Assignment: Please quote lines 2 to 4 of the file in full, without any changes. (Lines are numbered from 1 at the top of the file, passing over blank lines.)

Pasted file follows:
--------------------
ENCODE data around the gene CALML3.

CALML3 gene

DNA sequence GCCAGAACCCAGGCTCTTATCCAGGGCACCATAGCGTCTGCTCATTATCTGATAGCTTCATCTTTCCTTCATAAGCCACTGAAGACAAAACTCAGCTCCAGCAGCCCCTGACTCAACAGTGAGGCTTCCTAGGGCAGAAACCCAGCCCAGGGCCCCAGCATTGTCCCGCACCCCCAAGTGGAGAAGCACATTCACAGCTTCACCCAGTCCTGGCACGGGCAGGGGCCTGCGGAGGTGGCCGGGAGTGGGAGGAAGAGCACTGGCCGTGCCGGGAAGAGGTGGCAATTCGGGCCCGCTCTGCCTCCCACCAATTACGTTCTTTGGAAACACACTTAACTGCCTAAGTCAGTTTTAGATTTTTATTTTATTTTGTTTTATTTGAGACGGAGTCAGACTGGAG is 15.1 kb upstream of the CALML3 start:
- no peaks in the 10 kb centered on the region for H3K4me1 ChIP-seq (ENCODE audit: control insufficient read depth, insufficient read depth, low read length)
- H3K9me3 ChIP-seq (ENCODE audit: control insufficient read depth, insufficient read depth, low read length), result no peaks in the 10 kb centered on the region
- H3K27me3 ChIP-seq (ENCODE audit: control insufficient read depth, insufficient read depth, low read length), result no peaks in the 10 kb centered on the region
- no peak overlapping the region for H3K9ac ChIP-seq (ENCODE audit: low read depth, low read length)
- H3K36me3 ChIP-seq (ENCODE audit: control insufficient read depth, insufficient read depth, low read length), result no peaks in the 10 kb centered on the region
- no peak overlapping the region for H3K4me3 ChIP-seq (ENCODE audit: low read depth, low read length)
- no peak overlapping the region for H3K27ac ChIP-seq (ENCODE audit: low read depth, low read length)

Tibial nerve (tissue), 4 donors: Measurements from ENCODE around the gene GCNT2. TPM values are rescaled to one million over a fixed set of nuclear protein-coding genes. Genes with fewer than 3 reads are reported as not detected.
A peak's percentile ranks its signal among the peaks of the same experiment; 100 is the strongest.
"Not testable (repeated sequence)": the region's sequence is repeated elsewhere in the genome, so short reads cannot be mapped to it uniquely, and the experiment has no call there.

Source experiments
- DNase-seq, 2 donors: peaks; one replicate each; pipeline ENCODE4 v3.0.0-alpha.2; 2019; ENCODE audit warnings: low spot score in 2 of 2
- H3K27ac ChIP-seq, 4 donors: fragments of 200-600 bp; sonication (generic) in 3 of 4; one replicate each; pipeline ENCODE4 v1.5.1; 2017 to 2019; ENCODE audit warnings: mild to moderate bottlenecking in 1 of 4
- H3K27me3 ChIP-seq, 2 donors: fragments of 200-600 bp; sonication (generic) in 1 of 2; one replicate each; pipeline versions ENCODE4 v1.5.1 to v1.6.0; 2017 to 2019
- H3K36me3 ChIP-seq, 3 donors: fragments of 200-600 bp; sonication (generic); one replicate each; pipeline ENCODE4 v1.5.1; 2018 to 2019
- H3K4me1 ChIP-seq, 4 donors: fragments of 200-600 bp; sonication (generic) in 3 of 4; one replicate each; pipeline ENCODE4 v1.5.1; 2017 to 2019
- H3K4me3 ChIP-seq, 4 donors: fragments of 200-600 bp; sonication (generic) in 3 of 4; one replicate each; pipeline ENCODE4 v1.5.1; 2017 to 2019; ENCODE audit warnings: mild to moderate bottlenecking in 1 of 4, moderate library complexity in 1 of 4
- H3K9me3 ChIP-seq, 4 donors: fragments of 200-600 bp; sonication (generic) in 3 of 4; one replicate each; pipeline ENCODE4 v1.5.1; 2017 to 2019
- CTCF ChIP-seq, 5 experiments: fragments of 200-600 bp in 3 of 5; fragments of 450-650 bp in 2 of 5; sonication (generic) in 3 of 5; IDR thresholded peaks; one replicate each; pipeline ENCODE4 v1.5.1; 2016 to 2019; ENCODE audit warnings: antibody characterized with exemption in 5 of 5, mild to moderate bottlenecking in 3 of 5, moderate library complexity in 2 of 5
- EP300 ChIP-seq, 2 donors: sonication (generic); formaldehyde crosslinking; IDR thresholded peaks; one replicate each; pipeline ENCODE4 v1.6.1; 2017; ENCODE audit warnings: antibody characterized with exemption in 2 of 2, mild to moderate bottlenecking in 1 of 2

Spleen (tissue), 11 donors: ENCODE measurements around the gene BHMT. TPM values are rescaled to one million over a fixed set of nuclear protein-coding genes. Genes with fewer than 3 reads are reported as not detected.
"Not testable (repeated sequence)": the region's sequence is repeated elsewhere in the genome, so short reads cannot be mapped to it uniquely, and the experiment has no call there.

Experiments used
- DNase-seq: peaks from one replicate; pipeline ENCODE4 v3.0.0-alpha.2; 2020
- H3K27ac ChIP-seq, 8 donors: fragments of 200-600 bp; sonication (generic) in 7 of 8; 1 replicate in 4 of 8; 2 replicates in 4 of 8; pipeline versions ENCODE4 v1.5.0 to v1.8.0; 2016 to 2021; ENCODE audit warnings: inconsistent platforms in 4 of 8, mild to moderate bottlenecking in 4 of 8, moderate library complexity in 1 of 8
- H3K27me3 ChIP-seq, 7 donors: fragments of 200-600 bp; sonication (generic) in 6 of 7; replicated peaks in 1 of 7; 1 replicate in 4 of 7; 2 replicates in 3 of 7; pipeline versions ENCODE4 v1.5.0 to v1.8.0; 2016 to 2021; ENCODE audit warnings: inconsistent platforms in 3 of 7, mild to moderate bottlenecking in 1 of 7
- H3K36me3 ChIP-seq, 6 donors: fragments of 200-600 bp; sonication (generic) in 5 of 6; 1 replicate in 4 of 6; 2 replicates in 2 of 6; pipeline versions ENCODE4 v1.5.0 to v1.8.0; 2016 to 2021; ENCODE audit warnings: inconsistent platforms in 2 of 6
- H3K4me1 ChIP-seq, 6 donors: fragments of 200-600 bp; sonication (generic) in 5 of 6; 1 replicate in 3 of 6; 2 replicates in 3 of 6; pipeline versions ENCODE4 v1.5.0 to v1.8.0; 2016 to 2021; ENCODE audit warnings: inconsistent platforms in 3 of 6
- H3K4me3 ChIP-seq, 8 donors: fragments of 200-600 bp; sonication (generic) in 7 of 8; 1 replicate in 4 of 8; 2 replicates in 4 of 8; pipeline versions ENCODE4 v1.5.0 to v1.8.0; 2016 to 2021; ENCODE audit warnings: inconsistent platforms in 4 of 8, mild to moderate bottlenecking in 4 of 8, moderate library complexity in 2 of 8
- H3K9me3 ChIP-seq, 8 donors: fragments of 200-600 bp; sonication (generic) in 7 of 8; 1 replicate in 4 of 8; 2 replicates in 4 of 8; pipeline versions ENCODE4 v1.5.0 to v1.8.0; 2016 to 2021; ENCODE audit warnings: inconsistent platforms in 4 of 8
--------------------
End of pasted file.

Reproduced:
CALML3 gene

DNA sequence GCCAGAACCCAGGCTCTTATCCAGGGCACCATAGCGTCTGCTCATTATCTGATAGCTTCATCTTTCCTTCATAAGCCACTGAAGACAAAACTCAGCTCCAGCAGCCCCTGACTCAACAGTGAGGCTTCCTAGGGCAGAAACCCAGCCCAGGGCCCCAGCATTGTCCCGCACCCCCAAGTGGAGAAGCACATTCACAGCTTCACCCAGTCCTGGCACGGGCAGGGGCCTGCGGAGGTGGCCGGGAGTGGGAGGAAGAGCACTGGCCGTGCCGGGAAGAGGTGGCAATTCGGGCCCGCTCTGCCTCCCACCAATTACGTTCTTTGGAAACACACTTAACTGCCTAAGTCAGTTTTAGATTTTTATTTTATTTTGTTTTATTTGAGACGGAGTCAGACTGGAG is 15.1 kb upstream of the CALML3 start:
- no peaks in the 10 kb centered on the region for H3K4me1 ChIP-seq (ENCODE audit: control insufficient read depth, insufficient read depth, low read length)